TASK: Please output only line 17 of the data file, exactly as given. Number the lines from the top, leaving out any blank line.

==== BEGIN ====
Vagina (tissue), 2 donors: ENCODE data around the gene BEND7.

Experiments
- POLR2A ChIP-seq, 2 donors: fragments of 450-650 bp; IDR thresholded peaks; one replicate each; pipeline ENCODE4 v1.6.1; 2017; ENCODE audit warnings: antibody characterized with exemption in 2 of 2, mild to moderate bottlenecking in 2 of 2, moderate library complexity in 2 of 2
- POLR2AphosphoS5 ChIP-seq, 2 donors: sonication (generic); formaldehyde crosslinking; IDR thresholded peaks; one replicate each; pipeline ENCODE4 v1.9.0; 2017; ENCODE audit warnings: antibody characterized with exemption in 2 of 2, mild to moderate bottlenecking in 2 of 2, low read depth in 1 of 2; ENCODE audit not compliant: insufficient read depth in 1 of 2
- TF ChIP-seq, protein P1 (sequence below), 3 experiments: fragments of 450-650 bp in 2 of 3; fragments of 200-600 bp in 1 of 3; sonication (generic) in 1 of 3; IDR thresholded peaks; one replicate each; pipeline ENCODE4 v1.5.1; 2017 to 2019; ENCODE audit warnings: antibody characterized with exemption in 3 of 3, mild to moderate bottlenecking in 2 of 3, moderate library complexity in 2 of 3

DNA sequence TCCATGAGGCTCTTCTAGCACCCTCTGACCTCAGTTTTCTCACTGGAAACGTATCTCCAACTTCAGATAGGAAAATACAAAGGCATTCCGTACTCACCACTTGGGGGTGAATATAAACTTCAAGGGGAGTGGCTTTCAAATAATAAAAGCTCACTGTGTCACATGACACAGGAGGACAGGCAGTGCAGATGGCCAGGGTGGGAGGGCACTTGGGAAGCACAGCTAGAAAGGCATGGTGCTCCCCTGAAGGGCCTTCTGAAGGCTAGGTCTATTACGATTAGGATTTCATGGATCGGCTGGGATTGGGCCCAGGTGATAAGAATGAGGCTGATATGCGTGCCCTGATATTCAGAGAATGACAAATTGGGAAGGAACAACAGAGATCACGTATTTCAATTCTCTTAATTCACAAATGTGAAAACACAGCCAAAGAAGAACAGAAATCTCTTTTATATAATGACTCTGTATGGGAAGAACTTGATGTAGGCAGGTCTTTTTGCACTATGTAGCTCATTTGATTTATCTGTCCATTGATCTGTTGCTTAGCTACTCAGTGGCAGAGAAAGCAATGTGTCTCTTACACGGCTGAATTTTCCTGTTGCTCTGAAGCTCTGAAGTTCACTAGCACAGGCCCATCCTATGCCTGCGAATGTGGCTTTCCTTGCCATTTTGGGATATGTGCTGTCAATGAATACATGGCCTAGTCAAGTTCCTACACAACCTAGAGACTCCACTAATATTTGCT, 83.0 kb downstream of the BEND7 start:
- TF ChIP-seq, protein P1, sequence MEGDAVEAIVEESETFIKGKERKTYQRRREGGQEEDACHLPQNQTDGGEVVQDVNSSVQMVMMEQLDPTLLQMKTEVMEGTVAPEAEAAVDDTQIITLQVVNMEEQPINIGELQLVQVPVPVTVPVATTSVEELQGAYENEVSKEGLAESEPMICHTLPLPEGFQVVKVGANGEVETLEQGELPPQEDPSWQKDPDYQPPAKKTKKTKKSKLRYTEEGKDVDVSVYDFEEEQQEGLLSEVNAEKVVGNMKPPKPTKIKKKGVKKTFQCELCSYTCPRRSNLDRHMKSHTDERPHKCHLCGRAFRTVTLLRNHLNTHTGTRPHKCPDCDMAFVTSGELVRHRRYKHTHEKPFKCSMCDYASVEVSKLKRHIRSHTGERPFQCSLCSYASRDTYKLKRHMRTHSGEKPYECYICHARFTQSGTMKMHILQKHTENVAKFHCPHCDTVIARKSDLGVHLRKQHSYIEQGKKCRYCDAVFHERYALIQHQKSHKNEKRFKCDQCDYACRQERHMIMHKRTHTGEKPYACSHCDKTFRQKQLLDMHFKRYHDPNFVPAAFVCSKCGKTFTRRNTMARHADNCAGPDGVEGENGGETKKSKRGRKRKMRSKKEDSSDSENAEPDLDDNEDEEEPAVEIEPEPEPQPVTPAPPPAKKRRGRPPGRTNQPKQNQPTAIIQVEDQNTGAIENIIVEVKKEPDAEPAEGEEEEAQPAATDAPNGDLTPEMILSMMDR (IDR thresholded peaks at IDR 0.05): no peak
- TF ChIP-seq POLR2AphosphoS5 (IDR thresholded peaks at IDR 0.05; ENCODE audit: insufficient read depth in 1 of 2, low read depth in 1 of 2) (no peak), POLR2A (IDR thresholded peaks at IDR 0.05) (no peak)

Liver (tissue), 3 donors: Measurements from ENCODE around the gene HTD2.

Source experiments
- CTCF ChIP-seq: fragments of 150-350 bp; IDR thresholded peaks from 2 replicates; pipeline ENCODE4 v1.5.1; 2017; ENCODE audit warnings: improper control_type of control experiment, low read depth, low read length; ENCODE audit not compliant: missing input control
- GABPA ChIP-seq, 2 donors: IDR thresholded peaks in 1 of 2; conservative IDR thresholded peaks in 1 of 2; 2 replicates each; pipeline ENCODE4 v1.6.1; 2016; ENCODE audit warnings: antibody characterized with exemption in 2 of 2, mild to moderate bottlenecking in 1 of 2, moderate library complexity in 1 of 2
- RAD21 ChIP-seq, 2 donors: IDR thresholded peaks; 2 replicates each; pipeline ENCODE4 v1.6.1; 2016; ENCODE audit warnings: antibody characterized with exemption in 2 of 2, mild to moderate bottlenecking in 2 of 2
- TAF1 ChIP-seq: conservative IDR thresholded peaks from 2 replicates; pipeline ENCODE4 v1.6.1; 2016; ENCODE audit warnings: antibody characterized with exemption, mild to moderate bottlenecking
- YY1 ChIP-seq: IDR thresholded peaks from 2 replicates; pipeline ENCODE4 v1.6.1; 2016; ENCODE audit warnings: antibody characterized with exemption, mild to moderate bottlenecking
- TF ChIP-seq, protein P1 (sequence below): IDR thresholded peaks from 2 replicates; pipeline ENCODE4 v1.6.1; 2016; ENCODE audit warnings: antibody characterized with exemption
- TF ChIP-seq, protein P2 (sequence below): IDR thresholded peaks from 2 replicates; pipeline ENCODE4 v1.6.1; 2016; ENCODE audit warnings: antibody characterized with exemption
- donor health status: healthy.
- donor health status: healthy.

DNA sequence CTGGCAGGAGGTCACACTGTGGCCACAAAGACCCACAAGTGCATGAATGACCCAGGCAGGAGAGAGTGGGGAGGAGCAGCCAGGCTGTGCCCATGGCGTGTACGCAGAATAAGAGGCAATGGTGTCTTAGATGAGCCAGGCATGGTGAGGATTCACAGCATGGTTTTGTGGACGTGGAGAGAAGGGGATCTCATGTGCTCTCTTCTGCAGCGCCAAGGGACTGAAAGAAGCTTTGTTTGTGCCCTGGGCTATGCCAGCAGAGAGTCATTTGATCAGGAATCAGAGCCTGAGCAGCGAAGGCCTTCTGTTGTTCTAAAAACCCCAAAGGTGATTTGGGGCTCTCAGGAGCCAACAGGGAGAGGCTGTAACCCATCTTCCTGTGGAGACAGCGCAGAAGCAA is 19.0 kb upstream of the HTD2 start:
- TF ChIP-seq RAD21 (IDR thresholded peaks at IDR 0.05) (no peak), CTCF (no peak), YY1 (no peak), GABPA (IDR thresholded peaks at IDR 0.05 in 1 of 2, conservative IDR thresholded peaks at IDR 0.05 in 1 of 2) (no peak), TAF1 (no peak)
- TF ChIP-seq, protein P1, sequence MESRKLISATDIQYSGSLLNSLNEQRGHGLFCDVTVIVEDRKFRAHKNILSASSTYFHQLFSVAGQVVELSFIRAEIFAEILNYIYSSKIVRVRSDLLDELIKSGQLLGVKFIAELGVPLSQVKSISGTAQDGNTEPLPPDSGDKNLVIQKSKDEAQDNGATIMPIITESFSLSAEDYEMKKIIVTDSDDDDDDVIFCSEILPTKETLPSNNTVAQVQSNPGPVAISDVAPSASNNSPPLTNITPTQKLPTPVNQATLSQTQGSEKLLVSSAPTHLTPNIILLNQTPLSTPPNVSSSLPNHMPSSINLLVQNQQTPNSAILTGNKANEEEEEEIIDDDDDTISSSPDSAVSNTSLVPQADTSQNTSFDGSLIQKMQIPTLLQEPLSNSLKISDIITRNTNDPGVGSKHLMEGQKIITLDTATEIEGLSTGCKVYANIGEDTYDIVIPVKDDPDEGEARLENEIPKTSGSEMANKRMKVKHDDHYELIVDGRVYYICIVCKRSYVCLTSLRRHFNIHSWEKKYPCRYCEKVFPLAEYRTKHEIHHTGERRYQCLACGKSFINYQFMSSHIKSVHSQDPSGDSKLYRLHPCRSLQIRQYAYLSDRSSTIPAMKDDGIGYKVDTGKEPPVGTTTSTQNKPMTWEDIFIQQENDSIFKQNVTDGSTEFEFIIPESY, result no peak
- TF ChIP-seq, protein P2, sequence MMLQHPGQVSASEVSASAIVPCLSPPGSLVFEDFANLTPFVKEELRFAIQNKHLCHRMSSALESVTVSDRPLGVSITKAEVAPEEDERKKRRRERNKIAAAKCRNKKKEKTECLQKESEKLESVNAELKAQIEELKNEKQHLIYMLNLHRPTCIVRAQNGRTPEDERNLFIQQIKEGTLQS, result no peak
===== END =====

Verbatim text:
- TF ChIP-seq, protein P2 (sequence below): IDR thresholded peaks from 2 replicates; pipeline ENCODE4 v1.6.1; 2016; ENCODE audit warnings: antibody characterized with exemption